Each sample lists the id of each location where the sample was collected, in bottom-up order. Each location has an explicit unique nonzero integer id, independent of its position in the profile, and holds additional information to identify the corresponding source.

The profile source is expected to perform any adjustment required to the locations in order to point to the calls in the stack. For example, if the profile source extracts the call stack by walking back over the program stack, it must adjust the instruction addresses to point to the actual call instruction, instead of the instruction that each call will return to.

Sources usually generate profiles that fall into these two categories:

  • Unsymbolized profiles: These only contain instruction addresses, and are to be symbolized by a separate tool. It is critical for each location to point to a valid mapping, which will provide the information required for symbolization. These are used for profiles of compiled languages, such as C++ and Go.

  • Symbolized profiles: These contain all the symbol information available for the profile. Mappings and instruction addresses are optional for symbolized locations. These are used for profiles of interpreted or jitted languages, such as Java or Python. Also, the profile format allows the generation of mixed profiles, with symbolized and unsymbolized locations.

The symbol information is represented in the repeating lines field of the Location message. A location has multiple lines if it reflects multiple program sources, for example if representing inlined call stacks. Lines reference functions by their unique nonzero id, and the source line number within the source file listed by the function. A function contains the source attributes for a function, including its name, source file, etc. Functions include both a user and a system form of the name, for example to include C++ demangled and mangled names. For profiles where only a single name exists, both should be set to the same string.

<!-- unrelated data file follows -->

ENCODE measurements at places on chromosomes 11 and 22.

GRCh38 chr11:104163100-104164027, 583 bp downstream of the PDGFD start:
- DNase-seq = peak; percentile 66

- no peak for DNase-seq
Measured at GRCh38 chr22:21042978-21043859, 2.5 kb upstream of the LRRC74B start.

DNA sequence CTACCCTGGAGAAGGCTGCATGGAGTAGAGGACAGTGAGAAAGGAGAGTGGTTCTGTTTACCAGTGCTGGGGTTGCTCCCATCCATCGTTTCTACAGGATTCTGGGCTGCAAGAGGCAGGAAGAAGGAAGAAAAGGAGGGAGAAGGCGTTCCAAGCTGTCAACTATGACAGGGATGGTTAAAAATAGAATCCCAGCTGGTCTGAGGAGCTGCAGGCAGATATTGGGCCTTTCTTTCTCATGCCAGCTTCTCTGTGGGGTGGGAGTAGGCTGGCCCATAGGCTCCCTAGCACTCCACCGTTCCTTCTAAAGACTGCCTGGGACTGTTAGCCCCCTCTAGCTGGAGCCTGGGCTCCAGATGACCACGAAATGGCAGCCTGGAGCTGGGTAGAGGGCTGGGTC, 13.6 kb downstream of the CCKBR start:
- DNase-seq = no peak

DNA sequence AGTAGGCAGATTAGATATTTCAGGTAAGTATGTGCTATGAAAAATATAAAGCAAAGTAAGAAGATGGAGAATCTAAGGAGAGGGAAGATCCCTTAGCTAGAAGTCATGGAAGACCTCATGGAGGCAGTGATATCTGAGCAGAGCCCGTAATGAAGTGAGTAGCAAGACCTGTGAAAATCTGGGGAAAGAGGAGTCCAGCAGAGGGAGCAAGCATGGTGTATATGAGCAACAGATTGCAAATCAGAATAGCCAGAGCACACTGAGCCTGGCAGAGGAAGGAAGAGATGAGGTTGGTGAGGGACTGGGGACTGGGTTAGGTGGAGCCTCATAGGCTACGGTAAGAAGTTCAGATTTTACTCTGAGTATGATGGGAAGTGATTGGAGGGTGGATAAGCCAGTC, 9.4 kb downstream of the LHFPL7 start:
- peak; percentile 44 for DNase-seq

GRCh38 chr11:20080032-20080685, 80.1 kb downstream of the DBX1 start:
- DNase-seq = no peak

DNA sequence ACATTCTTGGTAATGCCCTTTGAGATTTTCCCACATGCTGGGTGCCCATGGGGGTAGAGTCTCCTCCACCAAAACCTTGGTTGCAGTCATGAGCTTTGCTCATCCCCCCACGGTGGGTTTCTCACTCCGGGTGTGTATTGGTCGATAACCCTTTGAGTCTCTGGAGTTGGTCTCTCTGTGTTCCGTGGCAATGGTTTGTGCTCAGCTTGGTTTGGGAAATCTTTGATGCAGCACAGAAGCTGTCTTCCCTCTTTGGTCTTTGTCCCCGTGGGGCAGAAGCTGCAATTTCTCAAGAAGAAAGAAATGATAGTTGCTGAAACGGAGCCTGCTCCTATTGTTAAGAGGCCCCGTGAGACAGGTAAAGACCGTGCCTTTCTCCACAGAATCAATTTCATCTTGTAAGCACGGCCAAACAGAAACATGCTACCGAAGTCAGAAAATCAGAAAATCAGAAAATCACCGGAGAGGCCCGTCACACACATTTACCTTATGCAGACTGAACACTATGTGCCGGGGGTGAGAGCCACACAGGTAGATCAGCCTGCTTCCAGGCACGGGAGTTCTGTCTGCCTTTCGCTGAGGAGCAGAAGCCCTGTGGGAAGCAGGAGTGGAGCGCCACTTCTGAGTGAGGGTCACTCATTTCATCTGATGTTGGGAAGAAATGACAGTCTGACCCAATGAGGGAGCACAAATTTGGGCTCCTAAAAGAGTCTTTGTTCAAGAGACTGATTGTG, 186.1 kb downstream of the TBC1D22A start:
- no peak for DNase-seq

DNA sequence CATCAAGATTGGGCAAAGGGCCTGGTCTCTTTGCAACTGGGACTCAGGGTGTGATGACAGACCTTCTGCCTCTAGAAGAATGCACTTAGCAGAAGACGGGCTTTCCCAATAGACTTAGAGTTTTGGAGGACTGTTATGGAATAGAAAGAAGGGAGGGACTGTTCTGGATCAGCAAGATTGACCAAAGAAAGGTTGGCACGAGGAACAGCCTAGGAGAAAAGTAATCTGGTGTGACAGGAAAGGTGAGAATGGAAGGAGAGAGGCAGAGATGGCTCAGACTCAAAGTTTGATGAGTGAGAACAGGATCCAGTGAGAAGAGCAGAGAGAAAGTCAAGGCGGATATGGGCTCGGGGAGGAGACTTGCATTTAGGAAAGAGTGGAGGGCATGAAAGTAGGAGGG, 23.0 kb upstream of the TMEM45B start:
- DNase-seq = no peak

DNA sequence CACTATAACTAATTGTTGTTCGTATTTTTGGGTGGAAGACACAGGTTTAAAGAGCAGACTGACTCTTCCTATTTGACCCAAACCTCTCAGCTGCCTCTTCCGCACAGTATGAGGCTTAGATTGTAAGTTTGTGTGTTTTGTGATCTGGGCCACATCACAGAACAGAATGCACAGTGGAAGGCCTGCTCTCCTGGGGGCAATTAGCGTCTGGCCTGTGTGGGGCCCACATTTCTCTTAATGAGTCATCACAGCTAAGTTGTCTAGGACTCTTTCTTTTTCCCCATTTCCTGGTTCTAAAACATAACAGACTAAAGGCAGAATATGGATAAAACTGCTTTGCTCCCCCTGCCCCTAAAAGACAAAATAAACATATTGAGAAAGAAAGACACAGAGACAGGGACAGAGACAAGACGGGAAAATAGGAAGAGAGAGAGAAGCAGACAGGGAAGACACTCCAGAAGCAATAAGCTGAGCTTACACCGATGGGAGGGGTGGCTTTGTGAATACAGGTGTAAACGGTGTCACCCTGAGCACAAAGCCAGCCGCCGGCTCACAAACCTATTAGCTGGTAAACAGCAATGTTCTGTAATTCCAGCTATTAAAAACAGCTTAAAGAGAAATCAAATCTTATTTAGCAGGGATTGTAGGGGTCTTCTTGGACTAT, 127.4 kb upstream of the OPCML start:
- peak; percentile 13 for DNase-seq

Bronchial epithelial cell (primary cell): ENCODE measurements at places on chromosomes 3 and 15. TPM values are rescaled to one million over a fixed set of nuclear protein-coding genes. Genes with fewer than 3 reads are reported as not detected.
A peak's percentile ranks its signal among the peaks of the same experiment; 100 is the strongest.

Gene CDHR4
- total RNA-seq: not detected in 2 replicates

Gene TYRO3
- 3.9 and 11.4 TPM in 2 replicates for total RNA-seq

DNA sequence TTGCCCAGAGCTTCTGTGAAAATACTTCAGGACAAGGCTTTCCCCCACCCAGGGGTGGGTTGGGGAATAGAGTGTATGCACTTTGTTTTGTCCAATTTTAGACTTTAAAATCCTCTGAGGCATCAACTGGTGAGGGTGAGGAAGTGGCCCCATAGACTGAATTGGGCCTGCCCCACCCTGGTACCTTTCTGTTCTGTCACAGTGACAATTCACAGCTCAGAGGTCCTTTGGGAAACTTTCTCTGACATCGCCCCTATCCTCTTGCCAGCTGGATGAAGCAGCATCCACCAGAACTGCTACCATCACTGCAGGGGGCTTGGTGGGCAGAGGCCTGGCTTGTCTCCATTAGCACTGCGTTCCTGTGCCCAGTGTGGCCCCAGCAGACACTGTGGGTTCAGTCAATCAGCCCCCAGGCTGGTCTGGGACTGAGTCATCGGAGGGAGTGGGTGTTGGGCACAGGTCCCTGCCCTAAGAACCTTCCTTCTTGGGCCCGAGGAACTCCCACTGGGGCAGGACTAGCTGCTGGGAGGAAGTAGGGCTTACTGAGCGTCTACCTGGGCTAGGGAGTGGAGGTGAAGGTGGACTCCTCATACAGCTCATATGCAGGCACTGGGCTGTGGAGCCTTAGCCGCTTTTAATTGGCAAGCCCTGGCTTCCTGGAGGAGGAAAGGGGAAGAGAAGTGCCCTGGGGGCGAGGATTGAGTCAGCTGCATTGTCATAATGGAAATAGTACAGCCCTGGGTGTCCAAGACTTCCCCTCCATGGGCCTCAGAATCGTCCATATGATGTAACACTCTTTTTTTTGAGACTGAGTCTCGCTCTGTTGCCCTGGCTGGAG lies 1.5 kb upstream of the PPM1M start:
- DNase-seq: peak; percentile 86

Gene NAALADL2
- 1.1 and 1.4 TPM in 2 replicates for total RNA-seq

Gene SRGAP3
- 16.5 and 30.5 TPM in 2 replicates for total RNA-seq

Mappings are also referenced from locations by their unique nonzero id, and include all information needed to symbolize addresses within the mapping. It includes similar information to the Linux /proc/self/maps file. Locations associated to a mapping should have addresses that land between the mapping start and limit. Also, if available, mappings should include a build id to uniquely identify the version of the binary being used.


Samples optionally contain labels, which are annotations to discriminate samples with identical locations. For example, a label can be used on a malloc profile to indicate allocation size, so two samples on the same call stack with sizes 2MB and 4MB do not get merged into a single sample with two allocations and a size of 6MB.

Labels can be string-based or numeric. They are represented by the Label message, with a key identifying the label and either a string or numeric value. For numeric labels, the measurement unit can be specified in the profile. If no unit is specified and the key is “request” or “alignment”, then the units are assumed to be “bytes”. Otherwise when no unit is specified the key will be used as the measurement unit of the numeric value. All tags with the same key should have the same unit.

Keep and drop expressions

Some profile sources may have knowledge of locations that are uninteresting or irrelevant. However, if symbolization is needed in order to identify these locations, the profile source may not be able to remove them when the profile is generated. The profile format provides a mechanism to identify these frames by name, through regular expressions.

These expressions must match the function name in its entirety. Frames that match Profile.drop_frames will be dropped from the profile, along with any frames below it. Frames that match Profile.keep_frames will be kept, even if they match drop_frames.